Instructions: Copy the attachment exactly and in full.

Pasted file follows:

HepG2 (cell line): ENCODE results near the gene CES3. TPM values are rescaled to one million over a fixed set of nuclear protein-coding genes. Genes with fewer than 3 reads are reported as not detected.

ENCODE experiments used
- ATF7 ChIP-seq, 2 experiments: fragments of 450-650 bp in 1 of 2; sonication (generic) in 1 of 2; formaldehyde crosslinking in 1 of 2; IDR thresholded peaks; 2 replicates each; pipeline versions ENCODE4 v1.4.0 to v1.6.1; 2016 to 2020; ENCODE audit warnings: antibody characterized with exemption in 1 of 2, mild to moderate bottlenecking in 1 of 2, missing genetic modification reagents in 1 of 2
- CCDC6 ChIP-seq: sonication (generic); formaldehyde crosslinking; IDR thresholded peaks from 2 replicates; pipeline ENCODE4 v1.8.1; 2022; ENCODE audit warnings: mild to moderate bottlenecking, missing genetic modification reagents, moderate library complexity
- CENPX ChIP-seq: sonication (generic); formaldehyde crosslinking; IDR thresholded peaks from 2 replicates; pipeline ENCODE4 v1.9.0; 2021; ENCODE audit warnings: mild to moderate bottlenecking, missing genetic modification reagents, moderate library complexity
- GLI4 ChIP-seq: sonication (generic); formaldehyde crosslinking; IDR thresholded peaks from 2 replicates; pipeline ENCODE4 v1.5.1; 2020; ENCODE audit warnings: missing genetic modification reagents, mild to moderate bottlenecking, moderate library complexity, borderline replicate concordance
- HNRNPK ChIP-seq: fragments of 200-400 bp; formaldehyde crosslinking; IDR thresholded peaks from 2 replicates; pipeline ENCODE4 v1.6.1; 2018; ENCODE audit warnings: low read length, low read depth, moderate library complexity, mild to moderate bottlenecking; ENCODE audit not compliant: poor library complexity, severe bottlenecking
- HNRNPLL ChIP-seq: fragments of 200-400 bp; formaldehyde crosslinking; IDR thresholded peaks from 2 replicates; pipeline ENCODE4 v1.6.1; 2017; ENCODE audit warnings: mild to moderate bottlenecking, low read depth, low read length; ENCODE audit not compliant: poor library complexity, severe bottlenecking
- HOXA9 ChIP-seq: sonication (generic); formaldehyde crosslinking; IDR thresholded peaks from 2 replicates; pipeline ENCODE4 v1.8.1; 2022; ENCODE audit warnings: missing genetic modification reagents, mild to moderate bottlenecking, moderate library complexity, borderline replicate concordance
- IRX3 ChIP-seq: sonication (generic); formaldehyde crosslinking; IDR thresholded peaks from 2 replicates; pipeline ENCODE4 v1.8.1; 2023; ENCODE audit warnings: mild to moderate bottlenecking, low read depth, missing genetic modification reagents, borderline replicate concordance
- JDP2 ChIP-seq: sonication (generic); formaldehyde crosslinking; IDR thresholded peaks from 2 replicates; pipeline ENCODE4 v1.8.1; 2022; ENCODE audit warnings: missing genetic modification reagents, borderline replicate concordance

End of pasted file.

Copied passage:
HepG2 (cell line): ENCODE results near the gene CES3. TPM values are rescaled to one million over a fixed set of nuclear protein-coding genes. Genes with fewer than 3 reads are reported as not detected.

ENCODE experiments used
- ATF7 ChIP-seq, 2 experiments: fragments of 450-650 bp in 1 of 2; sonication (generic) in 1 of 2; formaldehyde crosslinking in 1 of 2; IDR thresholded peaks; 2 replicates each; pipeline versions ENCODE4 v1.4.0 to v1.6.1; 2016 to 2020; ENCODE audit warnings: antibody characterized with exemption in 1 of 2, mild to moderate bottlenecking in 1 of 2, missing genetic modification reagents in 1 of 2
- CCDC6 ChIP-seq: sonication (generic); formaldehyde crosslinking; IDR thresholded peaks from 2 replicates; pipeline ENCODE4 v1.8.1; 2022; ENCODE audit warnings: mild to moderate bottlenecking, missing genetic modification reagents, moderate library complexity
- CENPX ChIP-seq: sonication (generic); formaldehyde crosslinking; IDR thresholded peaks from 2 replicates; pipeline ENCODE4 v1.9.0; 2021; ENCODE audit warnings: mild to moderate bottlenecking, missing genetic modification reagents, moderate library complexity
- GLI4 ChIP-seq: sonication (generic); formaldehyde crosslinking; IDR thresholded peaks from 2 replicates; pipeline ENCODE4 v1.5.1; 2020; ENCODE audit warnings: missing genetic modification reagents, mild to moderate bottlenecking, moderate library complexity, borderline replicate concordance
- HNRNPK ChIP-seq: fragments of 200-400 bp; formaldehyde crosslinking; IDR thresholded peaks from 2 replicates; pipeline ENCODE4 v1.6.1; 2018; ENCODE audit warnings: low read length, low read depth, moderate library complexity, mild to moderate bottlenecking; ENCODE audit not compliant: poor library complexity, severe bottlenecking
- HNRNPLL ChIP-seq: fragments of 200-400 bp; formaldehyde crosslinking; IDR thresholded peaks from 2 replicates; pipeline ENCODE4 v1.6.1; 2017; ENCODE audit warnings: mild to moderate bottlenecking, low read depth, low read length; ENCODE audit not compliant: poor library complexity, severe bottlenecking
- HOXA9 ChIP-seq: sonication (generic); formaldehyde crosslinking; IDR thresholded peaks from 2 replicates; pipeline ENCODE4 v1.8.1; 2022; ENCODE audit warnings: missing genetic modification reagents, mild to moderate bottlenecking, moderate library complexity, borderline replicate concordance
- IRX3 ChIP-seq: sonication (generic); formaldehyde crosslinking; IDR thresholded peaks from 2 replicates; pipeline ENCODE4 v1.8.1; 2023; ENCODE audit warnings: mild to moderate bottlenecking, low read depth, missing genetic modification reagents, borderline replicate concordance
- JDP2 ChIP-seq: sonication (generic); formaldehyde crosslinking; IDR thresholded peaks from 2 replicates; pipeline ENCODE4 v1.8.1; 2022; ENCODE audit warnings: missing genetic modification reagents, borderline replicate concordance